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Insights & Stories

Skip the High Fees—Why Prepaid Cards are Often Not Your Best Option

Reading time: 5 Minutes

July 1st, 2020

What do you do when you’ve got a low credit score—or no credit score at all—but still need convenient and secure access to money for online and in-person purchases? For many Americans, the answer is a prepaid card. In fact, prepaid card use has surged in recent years, increasing more than 100 percent since 2013.

Unlike a credit card, which has a revolving line of credit (you borrow money from the credit card issuer up to a certain credit limit, and repay it on a monthly basis), you must first load a prepaid card with cash before making any purchases. And, unlike debit cards, where money is taken out of your checking or savings account as soon as you make a purchase, prepaid cards aren’t linked to a bank account.

Convenience and Security

Prepaid cards are popular with consumers because they have many of the same attributes of credit and debit cards but don’t require a credit check or an account minimum balance. Many are backed by big companies such as Visa, MasterCard or PayPal, and can be used anywhere those types of payment are accepted.

By using a prepaid card, consumers don’t have to carry around cash, which can make them a safer option. The cards are protected by a PIN code.

The Perks of Prepaid Cards

Using a prepaid card is a lot like using cash. You can only spend up to the amount that’s loaded on your card. If you try spending more than that, the transaction is denied. People who have problems with overspending might appreciate being cut off.

Credit cards, on the other hand, may allow you to spend beyond your means, which is why 55 percent of credit card holders carry a balance month-to-month, and why about 10 percent of people carry a balance of more than $5,000. Customers may also have the option to opt-in for overdraft coverage, and overdraft fees may be applied if you overdraw your account.

Because prepaid cards don’t require a credit check, they are available to people with bad credit or those who still don’t have enough credit history to be able to qualify for a credit card. And, according to the FDIC, more than half of families without a checking or savings account say it’s because they don’t have enough money to keep an account open.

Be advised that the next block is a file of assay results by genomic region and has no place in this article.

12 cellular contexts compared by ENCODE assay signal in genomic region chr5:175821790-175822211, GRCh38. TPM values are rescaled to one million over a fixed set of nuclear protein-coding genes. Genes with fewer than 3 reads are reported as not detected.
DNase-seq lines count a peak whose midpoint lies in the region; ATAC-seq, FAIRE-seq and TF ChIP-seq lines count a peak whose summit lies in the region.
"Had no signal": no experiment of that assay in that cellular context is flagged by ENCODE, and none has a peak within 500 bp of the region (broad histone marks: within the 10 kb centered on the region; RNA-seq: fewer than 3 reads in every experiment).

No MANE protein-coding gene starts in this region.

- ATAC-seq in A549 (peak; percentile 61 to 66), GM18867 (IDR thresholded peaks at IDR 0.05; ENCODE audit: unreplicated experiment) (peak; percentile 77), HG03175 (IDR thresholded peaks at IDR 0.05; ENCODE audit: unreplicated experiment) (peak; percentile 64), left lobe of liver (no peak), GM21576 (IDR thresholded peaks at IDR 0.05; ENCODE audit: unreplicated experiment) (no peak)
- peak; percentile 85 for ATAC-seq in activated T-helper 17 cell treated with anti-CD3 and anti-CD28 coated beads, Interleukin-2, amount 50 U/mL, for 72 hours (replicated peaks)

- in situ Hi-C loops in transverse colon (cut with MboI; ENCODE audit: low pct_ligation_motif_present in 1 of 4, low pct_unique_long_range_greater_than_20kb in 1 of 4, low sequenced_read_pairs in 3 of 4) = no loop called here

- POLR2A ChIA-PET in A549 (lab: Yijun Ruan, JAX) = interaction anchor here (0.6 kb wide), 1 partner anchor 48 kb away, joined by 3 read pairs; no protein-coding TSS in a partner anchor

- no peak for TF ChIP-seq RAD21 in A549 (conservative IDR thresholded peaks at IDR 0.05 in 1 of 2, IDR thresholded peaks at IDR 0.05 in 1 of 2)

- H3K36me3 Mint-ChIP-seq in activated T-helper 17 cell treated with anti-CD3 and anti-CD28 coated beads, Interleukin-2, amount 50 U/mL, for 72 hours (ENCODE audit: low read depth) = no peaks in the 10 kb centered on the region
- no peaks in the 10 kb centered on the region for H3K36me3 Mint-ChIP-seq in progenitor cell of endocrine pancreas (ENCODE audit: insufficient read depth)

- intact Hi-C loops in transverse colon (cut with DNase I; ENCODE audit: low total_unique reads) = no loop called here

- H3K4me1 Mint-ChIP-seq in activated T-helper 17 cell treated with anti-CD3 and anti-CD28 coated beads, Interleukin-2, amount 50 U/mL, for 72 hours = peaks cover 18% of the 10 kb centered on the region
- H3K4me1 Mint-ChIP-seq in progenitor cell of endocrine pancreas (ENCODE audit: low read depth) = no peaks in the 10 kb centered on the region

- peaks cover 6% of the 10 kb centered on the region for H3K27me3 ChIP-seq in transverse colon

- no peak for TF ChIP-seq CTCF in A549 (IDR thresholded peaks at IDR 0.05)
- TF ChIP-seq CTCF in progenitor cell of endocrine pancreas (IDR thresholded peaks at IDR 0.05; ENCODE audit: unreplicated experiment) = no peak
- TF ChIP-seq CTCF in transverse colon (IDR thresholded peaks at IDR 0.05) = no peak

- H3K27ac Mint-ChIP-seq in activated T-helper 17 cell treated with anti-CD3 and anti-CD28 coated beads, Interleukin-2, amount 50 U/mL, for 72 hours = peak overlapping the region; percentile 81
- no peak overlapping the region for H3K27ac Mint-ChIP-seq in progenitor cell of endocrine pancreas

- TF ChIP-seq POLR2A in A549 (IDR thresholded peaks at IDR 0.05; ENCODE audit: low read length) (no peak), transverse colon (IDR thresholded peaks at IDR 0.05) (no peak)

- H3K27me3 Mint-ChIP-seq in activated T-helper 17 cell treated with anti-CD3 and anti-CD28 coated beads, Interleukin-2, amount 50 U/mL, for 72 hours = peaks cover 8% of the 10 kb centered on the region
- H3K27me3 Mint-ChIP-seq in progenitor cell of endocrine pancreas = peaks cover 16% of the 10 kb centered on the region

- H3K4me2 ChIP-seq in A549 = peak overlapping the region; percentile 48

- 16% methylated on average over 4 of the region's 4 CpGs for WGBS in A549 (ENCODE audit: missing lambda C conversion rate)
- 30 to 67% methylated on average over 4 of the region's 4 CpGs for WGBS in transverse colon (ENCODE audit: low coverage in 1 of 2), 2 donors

What are the Downsides of Prepaid Cards?

For all the convenience that prepaid cards offer, there are important pitfalls to be aware of. The most significant is the fees. You might be charged a fee for:

  • activation
  • usage
  • using an ATM
  • reloading cash
  • maintenance
  • not using your card enough
  • almost anything else the card issuer can think up.

The Consumer Finance Protection Bureau explains the various fees consumers might be charged. The average prepaid cardholder pays $11 a month in fees—or $138.72 a year.

Checking accounts, savings accounts and credit cards, on the other hand, include many of these services as a benefit of having an account. And only 20 percent of credit cards charge an annual fee.

Another potential limitation of prepaid cards is that they don’t help you build your credit score, because none of your activity is reported to the credit bureaus.

Consider the Alternatives

While prepaid cards can be useful, there are better ways to manage your finances and set yourself up for long-term financial success.

Checking accounts and savings accounts, for example, usually have lower fees than a prepaid card, provided you don’t overdraft your account. And these accounts also help to teach you financial responsibility by forcing you to manage your spending and debt. What’s more, your deposits are federally insured up to $250,000. Money loaded onto your prepaid card is not insured—if your card is lost or stolen, you may be out of luck.

If you are worried you won’t qualify for a regular checking or savings account, many banks offer starter accounts with almost no requirements to sign up. For example, EASE by Bank of Hawaii offers:

  • No overdraft fees
  • No minimum balance requirement
  • Waived $2.50 monthly service fee with enrollment of online statements
  • No check writing—helps avoid bounced checks
  • a debit card
  • 24/7 access to your account online and with the Bank of Hawaii mobile app

To sign up for an EASE account, you just need:

  • a $25 minimum opening deposit
  • a physical address in the State of Hawaii, Guam, Saipan or Palau.

If you’d like a credit card, but don’t qualify for one yet, consider a secured credit card as a baby step toward getting approved. A secured credit card requires a (refundable) deposit in exchange for a credit limit and gives you practice in charging purchases and paying off the balance each month. If you manage this type of card well, you can see your credit score rise, allowing you to soon qualify for a traditional, unsecured credit card.

To be sure, prepaid cards are convenient and easy to use. But make sure you understand the downsides, and explore what other banking options you may have to manage your money at a lower cost and with better benefits.

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